I confess I have never been the biggest fan of BTE ('before the event') insurance, probably because of the massive risks and lost time that it generated within the framework of the 2000 Conditional Fee Agreement Regulations.
It also has a lot to do with having had to deal too many times with the likes of DAS Legal Expenses. It was good to see them being brought to heel in the High Court at the end of March this year.
It is not all bad by any means. I can think of two good experiences with Churchill Insurance, for example.
By “good experience” I mean that the client’s legal expenses insurer is prepared to appoint us at the outset of the case when the client needs us and to agree a sensible hourly rate for our services - rather than tell us to get lost because we are not on their panel of pet lawyers.
Well – here’s another good experience...
I have a client, a straightforward and pleasant bloke, who is highly-skilled as a lathe operator. He was involved in a serious car accident as a result of which he had extended sickness absence. There was no clear-cut case in negligence against any other road users involved.
After a year or more of absence his employer suddenly terminated his employment, without any warning. In short, he had a reasonably good case for compensation for unfair dismissal and disability discrimination, probably worth high four figures, possibly low five.
He came to me as an existing client and asked if I would look at it on a contingency basis. In the course of doing the proper checks we identified that he had a policy of BTE insurance.
I got in touch with his insurers and gave them a summary of the case. I told the client I didn’t know whether they would be prepared to instruct us, warning him that some policy providers take a very narrow view of freedom to choose your lawyer.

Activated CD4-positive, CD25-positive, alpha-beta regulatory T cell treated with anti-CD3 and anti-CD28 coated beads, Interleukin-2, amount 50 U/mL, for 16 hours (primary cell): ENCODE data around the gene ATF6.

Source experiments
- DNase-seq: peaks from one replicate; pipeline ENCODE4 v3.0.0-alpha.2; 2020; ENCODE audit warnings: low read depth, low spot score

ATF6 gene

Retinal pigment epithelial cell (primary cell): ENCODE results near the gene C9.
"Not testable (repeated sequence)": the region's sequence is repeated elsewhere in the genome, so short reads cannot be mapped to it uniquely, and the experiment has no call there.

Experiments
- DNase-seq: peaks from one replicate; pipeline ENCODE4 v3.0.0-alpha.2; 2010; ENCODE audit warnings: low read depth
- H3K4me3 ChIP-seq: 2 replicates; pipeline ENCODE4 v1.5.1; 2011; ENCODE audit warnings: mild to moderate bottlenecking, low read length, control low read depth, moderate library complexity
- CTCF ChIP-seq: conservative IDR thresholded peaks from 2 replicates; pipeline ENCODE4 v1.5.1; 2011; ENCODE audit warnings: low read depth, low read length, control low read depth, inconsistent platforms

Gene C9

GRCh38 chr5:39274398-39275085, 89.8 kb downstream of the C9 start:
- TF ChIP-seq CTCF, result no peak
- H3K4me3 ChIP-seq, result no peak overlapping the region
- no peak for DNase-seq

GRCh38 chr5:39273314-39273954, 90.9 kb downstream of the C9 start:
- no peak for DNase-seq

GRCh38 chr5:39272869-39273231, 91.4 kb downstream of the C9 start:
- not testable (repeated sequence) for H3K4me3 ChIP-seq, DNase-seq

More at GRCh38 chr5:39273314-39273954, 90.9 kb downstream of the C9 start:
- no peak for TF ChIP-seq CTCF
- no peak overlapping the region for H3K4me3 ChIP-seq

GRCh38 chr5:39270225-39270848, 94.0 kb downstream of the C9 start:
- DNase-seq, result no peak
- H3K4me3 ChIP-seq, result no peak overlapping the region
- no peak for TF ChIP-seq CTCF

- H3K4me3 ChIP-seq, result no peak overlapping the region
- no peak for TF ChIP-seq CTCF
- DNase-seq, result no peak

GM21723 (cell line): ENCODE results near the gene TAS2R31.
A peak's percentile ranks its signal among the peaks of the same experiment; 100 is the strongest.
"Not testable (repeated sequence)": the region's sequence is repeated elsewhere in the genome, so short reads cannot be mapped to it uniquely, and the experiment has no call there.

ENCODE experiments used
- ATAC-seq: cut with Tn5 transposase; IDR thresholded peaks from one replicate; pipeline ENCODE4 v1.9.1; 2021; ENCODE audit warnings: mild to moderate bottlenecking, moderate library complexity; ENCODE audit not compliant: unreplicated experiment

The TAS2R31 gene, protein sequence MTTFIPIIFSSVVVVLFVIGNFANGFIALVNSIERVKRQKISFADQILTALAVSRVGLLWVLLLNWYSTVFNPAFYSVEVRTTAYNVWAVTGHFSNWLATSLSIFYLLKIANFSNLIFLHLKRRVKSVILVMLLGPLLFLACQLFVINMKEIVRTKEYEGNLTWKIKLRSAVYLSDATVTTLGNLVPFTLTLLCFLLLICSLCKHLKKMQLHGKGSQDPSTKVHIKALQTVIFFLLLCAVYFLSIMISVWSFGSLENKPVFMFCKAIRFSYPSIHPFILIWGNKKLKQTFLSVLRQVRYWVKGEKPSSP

Insurers came back to us and said they would indemnify from that point. They would be prepared to pay up to 95% of our normal hourly rate if on examination of a claim for costs the work justified it. They set a realistic provision as a maximum for fees. They routinely required opinion from counsel (which was supportive) and paid for it.
The claim is now stayed and will probably be struck out. The respondent is in administration and it seems that the best possible dividend for unsecured creditors, including my client, would be around 7%. That means that a really good result might yield 20% of the costs reserve that insurers were prepared to allocate.
I add for the benefit of anyone who doesn’t recognize the point that this was an Employment Tribunal claim. The relevance of that is that costs awards are few and far between (says he, who secured two the year before last and is halfway, hopefully, to another...)
Insurers here perfectly reasonably cut the cord. We were asked to send in a schedule of our costs, which we did.
Within a short space of time, I received a letter from their solicitors who audit all such claims. They asked for a complete copy of our file which we were able to send electronically by a series of e-mails.
That firm of solicitors looked at the matter on the same day and wrote to us with a detailed analysis of the claim. For the most part it was to tell us that they agreed that the work was reasonable, justified the hourly rate, etc.
Their only quibble arose from some slight debate over the date on which cover had been terminated but given their attitude as a whole we were prepared to accept a proposed payment of around 85%.
I have had better endings for sure, and there is nothing to replace the satisfaction of a good win and a happy client, but It has to be said that this wasn’t a bad safety net.
At no point can I recall any unpleasantness or awkwardness in dealing with primarily the insurer or, very briefly, their auditing solicitors. On the contrary, it has been a positive experience that prompts me as a sometime BTE sceptic to post this blog.
The players involved?
Step forward - NatWest Legal Expenses and Keelys LLP.
Take a bow, you guys. DAS and others, take note.